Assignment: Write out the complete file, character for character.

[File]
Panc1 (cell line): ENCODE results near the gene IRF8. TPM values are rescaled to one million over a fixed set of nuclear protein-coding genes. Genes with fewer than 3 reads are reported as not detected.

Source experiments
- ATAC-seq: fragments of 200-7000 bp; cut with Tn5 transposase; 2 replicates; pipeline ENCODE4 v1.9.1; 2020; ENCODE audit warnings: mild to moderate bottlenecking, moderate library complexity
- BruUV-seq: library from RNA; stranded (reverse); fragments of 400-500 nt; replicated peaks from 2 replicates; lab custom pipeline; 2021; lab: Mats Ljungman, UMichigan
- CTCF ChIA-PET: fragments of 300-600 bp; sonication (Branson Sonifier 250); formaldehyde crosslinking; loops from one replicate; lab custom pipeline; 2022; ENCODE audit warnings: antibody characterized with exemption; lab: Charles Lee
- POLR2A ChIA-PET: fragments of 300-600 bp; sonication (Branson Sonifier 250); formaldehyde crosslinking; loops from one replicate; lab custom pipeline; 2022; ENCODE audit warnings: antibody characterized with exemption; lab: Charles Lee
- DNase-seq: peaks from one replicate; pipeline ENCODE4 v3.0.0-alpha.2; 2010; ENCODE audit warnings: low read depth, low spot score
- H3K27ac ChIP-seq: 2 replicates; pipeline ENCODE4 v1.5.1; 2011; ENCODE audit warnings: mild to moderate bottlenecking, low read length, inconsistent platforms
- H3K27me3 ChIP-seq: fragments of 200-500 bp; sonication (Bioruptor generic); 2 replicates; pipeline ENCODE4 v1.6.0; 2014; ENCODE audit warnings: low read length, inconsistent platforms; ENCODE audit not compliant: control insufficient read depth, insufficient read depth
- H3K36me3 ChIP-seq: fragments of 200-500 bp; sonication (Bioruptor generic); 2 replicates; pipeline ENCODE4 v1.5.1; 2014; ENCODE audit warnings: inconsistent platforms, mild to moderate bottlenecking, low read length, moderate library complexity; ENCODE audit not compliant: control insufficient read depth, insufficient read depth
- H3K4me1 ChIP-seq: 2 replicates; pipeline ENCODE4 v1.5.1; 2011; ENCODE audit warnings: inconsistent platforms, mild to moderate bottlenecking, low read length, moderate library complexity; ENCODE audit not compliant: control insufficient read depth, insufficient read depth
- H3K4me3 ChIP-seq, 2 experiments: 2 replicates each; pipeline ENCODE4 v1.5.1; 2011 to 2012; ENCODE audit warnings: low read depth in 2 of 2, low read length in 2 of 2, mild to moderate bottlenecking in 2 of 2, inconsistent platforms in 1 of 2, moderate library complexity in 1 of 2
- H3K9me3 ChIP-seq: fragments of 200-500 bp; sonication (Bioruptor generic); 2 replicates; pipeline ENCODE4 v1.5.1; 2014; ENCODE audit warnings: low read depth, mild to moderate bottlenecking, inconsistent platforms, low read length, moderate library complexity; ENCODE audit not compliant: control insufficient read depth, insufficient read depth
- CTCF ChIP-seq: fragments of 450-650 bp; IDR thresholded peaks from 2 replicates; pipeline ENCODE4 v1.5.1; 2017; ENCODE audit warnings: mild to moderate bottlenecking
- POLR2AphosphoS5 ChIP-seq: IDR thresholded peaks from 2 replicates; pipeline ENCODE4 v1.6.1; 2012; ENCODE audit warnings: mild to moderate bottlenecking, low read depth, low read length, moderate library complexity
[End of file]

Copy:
Panc1 (cell line): ENCODE results near the gene IRF8. TPM values are rescaled to one million over a fixed set of nuclear protein-coding genes. Genes with fewer than 3 reads are reported as not detected.

Source experiments
- ATAC-seq: fragments of 200-7000 bp; cut with Tn5 transposase; 2 replicates; pipeline ENCODE4 v1.9.1; 2020; ENCODE audit warnings: mild to moderate bottlenecking, moderate library complexity
- BruUV-seq: library from RNA; stranded (reverse); fragments of 400-500 nt; replicated peaks from 2 replicates; lab custom pipeline; 2021; lab: Mats Ljungman, UMichigan
- CTCF ChIA-PET: fragments of 300-600 bp; sonication (Branson Sonifier 250); formaldehyde crosslinking; loops from one replicate; lab custom pipeline; 2022; ENCODE audit warnings: antibody characterized with exemption; lab: Charles Lee
- POLR2A ChIA-PET: fragments of 300-600 bp; sonication (Branson Sonifier 250); formaldehyde crosslinking; loops from one replicate; lab custom pipeline; 2022; ENCODE audit warnings: antibody characterized with exemption; lab: Charles Lee
- DNase-seq: peaks from one replicate; pipeline ENCODE4 v3.0.0-alpha.2; 2010; ENCODE audit warnings: low read depth, low spot score
- H3K27ac ChIP-seq: 2 replicates; pipeline ENCODE4 v1.5.1; 2011; ENCODE audit warnings: mild to moderate bottlenecking, low read length, inconsistent platforms
- H3K27me3 ChIP-seq: fragments of 200-500 bp; sonication (Bioruptor generic); 2 replicates; pipeline ENCODE4 v1.6.0; 2014; ENCODE audit warnings: low read length, inconsistent platforms; ENCODE audit not compliant: control insufficient read depth, insufficient read depth
- H3K36me3 ChIP-seq: fragments of 200-500 bp; sonication (Bioruptor generic); 2 replicates; pipeline ENCODE4 v1.5.1; 2014; ENCODE audit warnings: inconsistent platforms, mild to moderate bottlenecking, low read length, moderate library complexity; ENCODE audit not compliant: control insufficient read depth, insufficient read depth
- H3K4me1 ChIP-seq: 2 replicates; pipeline ENCODE4 v1.5.1; 2011; ENCODE audit warnings: inconsistent platforms, mild to moderate bottlenecking, low read length, moderate library complexity; ENCODE audit not compliant: control insufficient read depth, insufficient read depth
- H3K4me3 ChIP-seq, 2 experiments: 2 replicates each; pipeline ENCODE4 v1.5.1; 2011 to 2012; ENCODE audit warnings: low read depth in 2 of 2, low read length in 2 of 2, mild to moderate bottlenecking in 2 of 2, inconsistent platforms in 1 of 2, moderate library complexity in 1 of 2
- H3K9me3 ChIP-seq: fragments of 200-500 bp; sonication (Bioruptor generic); 2 replicates; pipeline ENCODE4 v1.5.1; 2014; ENCODE audit warnings: low read depth, mild to moderate bottlenecking, inconsistent platforms, low read length, moderate library complexity; ENCODE audit not compliant: control insufficient read depth, insufficient read depth
- CTCF ChIP-seq: fragments of 450-650 bp; IDR thresholded peaks from 2 replicates; pipeline ENCODE4 v1.5.1; 2017; ENCODE audit warnings: mild to moderate bottlenecking
- POLR2AphosphoS5 ChIP-seq: IDR thresholded peaks from 2 replicates; pipeline ENCODE4 v1.6.1; 2012; ENCODE audit warnings: mild to moderate bottlenecking, low read depth, low read length, moderate library complexity